Crowley claims current 911 system is costing time and lives
by Jess Berry
Jun 06, 2014 | 342 views | 0 0 comments | 3 3 recommendations | email to a friend | print
Councilmember Elizabeth Crowley with Public Advocate Letitia James (right)
Councilmember Elizabeth Crowley with Public Advocate Letitia James (right)
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President of the Uniformed Firefighters Association Stephen Cassidy outside of City Hall.
President of the Uniformed Firefighters Association Stephen Cassidy outside of City Hall.
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Lives are being lost at the hands of the 911 Unified Call Taker (UCT) system, according to Councilwoman Elizabeth Crowley, who called on Mayor Bill de Blasio last week to immediately end the current system in favor of a more simplified call-taking protocol.

Crowley, who is chair of the Committee on Fire and Criminal Justice Services, was joined outside City Hall by Public Advocate Letitia James and representatives from the city’s major fire and EMS unions to denounce UCT.

First implemented in 2009 as part of the City’s Emergency Communications Transformation Project (ECTP), UCT directs emergency calls to an NYPD call taker, who then takes down all relevant information before transferring the call to an FDNY dispatcher.

The system has led to issues with how quickly calls are responded to, inaccurate information and repeat questions being asked between the call taker and the emergency responder.

“Billions of dollars later, New York City is no safer now than it was before the implementation of this flawed pilot project,” Crowley said. “When a fire or medical emergency is called into 911, that call should be immediately connected to the appropriate fire or EMS dispatcher.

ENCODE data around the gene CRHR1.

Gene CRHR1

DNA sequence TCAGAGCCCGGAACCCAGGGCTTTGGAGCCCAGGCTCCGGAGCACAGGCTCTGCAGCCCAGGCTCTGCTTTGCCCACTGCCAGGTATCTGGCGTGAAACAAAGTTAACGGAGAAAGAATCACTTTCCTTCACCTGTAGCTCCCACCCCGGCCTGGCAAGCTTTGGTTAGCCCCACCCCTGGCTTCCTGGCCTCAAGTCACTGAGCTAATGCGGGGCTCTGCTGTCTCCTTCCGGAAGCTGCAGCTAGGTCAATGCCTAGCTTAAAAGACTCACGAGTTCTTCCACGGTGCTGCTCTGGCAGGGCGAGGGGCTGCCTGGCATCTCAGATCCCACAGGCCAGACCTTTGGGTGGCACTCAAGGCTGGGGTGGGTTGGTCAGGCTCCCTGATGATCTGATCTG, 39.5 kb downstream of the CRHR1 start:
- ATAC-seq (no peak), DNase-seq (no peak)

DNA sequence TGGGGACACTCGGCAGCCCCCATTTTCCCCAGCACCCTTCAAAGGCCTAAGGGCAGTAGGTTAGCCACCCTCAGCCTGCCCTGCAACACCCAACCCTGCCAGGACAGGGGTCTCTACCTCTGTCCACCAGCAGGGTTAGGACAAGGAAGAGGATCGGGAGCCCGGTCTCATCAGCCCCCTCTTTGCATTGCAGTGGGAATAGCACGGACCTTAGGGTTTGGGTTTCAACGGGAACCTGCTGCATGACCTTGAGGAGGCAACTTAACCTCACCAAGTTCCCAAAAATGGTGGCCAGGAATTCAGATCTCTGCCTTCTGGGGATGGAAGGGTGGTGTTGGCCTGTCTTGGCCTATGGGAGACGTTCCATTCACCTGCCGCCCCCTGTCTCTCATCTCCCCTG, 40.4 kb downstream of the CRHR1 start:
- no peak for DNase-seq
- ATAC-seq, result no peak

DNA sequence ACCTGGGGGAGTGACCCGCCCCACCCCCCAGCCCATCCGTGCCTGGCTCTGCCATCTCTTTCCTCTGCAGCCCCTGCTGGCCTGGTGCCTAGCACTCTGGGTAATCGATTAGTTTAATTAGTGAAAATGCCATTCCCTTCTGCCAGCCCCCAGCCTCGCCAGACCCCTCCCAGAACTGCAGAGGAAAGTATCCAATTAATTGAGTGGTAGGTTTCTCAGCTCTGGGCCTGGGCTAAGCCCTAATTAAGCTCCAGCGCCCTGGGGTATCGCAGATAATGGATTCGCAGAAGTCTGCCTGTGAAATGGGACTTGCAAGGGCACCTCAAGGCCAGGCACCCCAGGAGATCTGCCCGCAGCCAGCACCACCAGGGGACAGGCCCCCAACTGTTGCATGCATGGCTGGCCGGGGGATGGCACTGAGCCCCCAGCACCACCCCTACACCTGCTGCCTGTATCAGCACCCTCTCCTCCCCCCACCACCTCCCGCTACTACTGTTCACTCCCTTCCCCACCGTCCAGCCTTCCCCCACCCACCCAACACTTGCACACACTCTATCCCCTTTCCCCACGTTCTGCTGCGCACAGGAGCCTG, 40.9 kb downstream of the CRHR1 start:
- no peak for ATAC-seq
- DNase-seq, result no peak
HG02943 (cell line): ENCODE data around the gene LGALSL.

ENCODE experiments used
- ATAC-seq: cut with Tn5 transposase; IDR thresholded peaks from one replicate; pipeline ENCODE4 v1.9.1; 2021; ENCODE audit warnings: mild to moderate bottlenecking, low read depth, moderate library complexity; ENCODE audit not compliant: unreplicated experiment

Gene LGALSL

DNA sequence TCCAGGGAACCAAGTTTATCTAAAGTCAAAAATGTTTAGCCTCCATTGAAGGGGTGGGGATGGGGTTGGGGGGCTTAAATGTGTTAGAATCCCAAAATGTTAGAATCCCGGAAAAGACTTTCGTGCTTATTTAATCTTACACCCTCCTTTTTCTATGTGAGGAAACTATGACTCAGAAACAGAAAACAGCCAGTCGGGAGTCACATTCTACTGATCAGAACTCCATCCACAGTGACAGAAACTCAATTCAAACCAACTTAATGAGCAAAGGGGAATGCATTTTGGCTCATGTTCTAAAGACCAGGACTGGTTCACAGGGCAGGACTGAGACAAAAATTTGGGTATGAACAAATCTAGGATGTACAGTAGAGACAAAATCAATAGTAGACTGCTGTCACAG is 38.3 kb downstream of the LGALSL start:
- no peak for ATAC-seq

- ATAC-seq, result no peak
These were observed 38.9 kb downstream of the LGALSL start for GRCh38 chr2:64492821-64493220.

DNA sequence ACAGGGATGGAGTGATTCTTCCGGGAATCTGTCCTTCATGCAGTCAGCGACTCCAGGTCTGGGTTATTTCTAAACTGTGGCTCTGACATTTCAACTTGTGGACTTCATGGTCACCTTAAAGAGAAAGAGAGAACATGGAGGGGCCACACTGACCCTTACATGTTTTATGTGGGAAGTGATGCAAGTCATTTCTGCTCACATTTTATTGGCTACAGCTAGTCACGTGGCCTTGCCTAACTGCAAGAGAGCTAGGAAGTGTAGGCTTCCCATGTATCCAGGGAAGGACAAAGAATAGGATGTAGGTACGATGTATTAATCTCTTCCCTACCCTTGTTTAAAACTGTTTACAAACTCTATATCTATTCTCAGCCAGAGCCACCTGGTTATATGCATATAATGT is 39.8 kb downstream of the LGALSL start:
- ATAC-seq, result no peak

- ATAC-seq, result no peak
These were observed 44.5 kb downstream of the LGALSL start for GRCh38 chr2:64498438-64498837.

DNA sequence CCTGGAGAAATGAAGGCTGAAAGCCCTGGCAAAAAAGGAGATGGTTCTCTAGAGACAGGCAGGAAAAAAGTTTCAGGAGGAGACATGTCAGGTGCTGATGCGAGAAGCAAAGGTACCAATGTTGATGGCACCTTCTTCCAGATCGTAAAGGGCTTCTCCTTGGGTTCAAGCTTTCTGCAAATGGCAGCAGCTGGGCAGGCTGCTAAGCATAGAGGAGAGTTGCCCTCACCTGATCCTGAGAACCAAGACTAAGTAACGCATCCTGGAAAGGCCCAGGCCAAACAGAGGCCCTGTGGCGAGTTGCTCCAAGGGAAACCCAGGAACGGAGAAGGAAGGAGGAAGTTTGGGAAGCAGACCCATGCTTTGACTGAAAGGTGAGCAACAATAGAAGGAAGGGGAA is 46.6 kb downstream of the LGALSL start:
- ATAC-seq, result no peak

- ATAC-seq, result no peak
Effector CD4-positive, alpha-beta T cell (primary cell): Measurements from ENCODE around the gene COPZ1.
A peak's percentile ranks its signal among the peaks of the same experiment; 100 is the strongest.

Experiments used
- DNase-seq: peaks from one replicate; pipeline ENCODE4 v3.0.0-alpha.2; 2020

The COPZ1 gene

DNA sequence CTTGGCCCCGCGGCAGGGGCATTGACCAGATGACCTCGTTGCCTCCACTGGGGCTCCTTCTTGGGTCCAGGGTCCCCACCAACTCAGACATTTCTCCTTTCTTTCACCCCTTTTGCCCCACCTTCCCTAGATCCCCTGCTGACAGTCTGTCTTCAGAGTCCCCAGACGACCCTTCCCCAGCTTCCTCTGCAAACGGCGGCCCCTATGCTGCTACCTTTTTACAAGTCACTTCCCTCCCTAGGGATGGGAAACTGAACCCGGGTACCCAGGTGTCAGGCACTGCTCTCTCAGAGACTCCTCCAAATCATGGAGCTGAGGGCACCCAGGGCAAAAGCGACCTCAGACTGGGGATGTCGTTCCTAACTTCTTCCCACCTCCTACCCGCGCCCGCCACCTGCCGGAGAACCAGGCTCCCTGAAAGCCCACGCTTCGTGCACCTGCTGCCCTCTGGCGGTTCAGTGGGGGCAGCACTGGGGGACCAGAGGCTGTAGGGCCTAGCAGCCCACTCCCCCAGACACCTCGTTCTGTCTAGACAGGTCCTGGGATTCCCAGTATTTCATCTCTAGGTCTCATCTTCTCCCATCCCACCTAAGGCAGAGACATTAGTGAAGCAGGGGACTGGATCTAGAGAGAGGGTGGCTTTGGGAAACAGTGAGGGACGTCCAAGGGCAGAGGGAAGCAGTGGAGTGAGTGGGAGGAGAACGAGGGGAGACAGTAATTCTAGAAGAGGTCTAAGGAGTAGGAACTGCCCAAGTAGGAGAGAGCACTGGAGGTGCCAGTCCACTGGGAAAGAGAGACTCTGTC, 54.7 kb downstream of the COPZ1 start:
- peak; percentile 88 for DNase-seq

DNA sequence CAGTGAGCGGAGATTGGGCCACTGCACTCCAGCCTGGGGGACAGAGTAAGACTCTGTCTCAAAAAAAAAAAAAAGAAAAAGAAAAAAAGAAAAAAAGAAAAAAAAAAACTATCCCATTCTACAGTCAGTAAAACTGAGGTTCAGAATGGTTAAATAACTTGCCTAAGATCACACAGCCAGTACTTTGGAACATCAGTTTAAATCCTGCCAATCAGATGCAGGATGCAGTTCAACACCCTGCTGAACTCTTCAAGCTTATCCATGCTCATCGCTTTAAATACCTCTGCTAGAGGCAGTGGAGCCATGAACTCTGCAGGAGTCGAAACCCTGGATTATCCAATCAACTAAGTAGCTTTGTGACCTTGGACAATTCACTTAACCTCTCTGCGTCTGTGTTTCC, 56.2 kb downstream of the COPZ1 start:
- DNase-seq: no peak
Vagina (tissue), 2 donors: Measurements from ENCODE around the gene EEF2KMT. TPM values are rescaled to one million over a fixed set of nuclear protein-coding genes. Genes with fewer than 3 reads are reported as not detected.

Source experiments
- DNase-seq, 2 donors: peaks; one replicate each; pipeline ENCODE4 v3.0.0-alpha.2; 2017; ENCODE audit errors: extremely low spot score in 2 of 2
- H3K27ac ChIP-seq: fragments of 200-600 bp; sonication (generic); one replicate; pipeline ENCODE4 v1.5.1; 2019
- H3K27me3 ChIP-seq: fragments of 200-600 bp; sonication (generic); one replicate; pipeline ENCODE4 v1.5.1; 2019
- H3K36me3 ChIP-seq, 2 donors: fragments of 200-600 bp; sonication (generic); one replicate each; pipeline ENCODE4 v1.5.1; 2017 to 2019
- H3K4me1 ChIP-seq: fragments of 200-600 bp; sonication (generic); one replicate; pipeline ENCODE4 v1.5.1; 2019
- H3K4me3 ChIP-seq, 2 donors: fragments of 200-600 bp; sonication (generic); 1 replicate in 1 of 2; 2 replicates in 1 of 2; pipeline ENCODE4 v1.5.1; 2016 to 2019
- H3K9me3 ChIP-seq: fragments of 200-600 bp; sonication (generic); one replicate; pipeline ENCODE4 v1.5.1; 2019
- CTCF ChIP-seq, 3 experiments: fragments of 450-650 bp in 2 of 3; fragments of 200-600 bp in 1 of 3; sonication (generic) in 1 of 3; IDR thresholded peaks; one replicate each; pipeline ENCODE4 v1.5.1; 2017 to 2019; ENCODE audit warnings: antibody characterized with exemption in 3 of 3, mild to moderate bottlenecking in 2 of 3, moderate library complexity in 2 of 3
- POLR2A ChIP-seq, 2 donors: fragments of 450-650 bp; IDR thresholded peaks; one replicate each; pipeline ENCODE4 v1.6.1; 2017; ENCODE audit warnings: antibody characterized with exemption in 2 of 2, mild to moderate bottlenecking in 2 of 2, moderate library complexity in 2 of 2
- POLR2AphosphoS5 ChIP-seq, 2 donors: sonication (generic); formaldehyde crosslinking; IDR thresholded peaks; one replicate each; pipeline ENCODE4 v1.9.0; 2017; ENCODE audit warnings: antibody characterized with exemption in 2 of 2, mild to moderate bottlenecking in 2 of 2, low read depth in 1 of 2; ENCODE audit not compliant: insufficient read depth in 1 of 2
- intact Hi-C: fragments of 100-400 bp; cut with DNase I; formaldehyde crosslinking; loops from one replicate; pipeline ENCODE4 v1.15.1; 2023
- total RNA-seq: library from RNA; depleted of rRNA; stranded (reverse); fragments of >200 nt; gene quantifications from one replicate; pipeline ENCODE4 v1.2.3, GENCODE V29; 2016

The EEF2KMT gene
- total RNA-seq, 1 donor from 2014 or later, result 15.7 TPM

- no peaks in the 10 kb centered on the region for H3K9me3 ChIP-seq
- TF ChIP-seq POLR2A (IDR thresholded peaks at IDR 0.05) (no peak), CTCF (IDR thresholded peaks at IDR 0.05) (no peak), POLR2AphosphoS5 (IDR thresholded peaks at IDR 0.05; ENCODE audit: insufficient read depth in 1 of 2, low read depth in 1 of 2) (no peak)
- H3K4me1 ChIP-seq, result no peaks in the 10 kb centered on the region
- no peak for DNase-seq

“Current UCT protocol wastes precious minutes and makes it harder for call takers, dispatchers and emergency responders to do their jobs in life-threatening emergencies where every second counts,” she said.

The FDNY and UCT system have been heavily criticized ever since the discovery that the Bloomberg administration was misleading when it reported average response times for EMS and FDNY.

Last year, the City Council passed a law requiring that the FDNY calculate response times from beginning to end. Prior to that, under the Bloomberg administration, the time it took to process the call was not counted in the overall response time.

Stephen Cassidy, president of the Uniformed Firefighters Association, said that responses for structural fires were reported to be about four minutes. It is now known that, on average, it takes about five minutes and 15 seconds.

For medical emergencies, the reported time was six minutes, but the reality is closer to nine minutes.

“If the New York City Fire Department, and they have for the last five years, don’t count the first two minutes because it’s good for them, it’s not good for you and your family,” Cassidy said. “It’s a lie. We caught them in a lie, they finally admitted it last year. A lie is a lie, it’s got to change now.”

In place of UCT, Crowley proposed that once a 911 call is answered, the call taker should determine if the emergency is for police, fire or EMS. The caller should then immediately be transferred to the appropriate dispatcher, who will then ask all questions relevant to the emergency.

In response, the de Blasio administration said that it would coordinate with the NYPD and FDNY on a comprehensive operational review of the existing 911 call-taking system.
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